When Neanderthals lived and what they looked like, whose life was no more than 25 years

(ORDO NEWS) — Previously, it was believed (at least for Europe) that the period from 130 thousand to 35 thousand years ago is the time of the dominance of paleoanthropology, which include mainly Neanderthals. According to newer information, Neanderthals lived in Europe and Western Asia between 250,000 and 28,000 years ago. Their evolution went in the direction of a decrease in the thickness of the cranial bones and an increase in brain volume [in some European Neanderthals it was even larger than in Cro-Magnons, amounting to more than 1600 cm3], although various parts of the brain were not very actively formed. In addition, the eyes of Neanderthals were noticeably larger than ours.

Who are the Neanderthals and what did they look like?

According to the findings of scientists, Neanderthals were short (up to 165 cm), squat people with a powerful shoulder girdle and massive bones. The faces had flat cheekbones, a heavy protruding jaw and a small, sloping chin. Wide brow ridges were also prominent. The forehead was low and sloping, and the back of the head protruded backwards. A characteristic detail was a very wide nose.

The size of the brain is also impressive – 1500 grams. In a modern person, it does not exceed 1300 grams. In addition, Neanderthals had a developed speech apparatus, and probably could talk.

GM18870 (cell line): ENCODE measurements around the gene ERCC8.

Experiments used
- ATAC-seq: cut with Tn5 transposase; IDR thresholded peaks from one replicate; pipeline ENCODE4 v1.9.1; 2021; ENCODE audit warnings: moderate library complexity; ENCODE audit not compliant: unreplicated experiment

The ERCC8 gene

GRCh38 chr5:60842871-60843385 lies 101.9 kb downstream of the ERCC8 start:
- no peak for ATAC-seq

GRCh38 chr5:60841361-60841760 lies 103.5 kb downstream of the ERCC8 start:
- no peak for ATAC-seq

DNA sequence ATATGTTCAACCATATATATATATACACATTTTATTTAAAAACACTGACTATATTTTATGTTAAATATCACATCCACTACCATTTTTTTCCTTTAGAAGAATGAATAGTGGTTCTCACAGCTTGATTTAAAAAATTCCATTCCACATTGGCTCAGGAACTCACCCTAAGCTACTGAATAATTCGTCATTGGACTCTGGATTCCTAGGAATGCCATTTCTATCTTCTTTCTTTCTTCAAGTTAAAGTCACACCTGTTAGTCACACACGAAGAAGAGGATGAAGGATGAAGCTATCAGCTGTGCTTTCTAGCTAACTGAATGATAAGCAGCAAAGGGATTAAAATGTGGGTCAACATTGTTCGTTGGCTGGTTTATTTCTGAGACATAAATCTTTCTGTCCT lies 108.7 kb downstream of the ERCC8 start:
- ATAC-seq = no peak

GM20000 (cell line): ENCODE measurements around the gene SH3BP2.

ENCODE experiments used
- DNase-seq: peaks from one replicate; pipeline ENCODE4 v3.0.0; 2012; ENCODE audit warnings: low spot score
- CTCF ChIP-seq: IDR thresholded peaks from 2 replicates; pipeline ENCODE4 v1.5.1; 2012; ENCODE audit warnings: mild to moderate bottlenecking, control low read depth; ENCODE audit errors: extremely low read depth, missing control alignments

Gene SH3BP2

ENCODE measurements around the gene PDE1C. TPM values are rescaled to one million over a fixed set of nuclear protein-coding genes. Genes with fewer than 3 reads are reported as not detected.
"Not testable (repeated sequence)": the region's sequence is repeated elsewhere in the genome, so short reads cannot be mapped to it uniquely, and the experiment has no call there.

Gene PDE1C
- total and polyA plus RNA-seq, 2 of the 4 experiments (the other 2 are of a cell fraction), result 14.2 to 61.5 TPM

Women were masculine, and today’s men can only dream of their shoulder width. The average life expectancy was short and did not exceed 25 years, although the skulls of individuals that were 40, 50 and even 60 years old were found.

History of the origin of the name

In the west of Germany, near Düsseldorf, is the Neandertal Gorge. It got its name from the German pastor and composer Neander. In the middle of the 19th century, the skull of an ancient man was found here. Two years later, the anthropologist Schaafhausen, who was involved in his research, introduced the term “Neanderthal” into scientific circulation. Thanks to him, the found bones were not sold, and they are now in the Rhineland Museum.

When Neanderthals lived and what they looked like, whose life was no more than 25 years

The term “Neanderthal” (photos obtained as a result of the reconstruction of his appearance can be seen below) does not have clear boundaries due to the vastness and heterogeneity of this group of hominids. The status of this ancient man is also not precisely defined. Some of the scientists classify it as a subspecies of Homo sapiens, some distinguish it as a separate species and even genus. Now the ancient Neanderthal man is the most studied species of fossil hominids. Moreover, bones belonging to this species are still being found.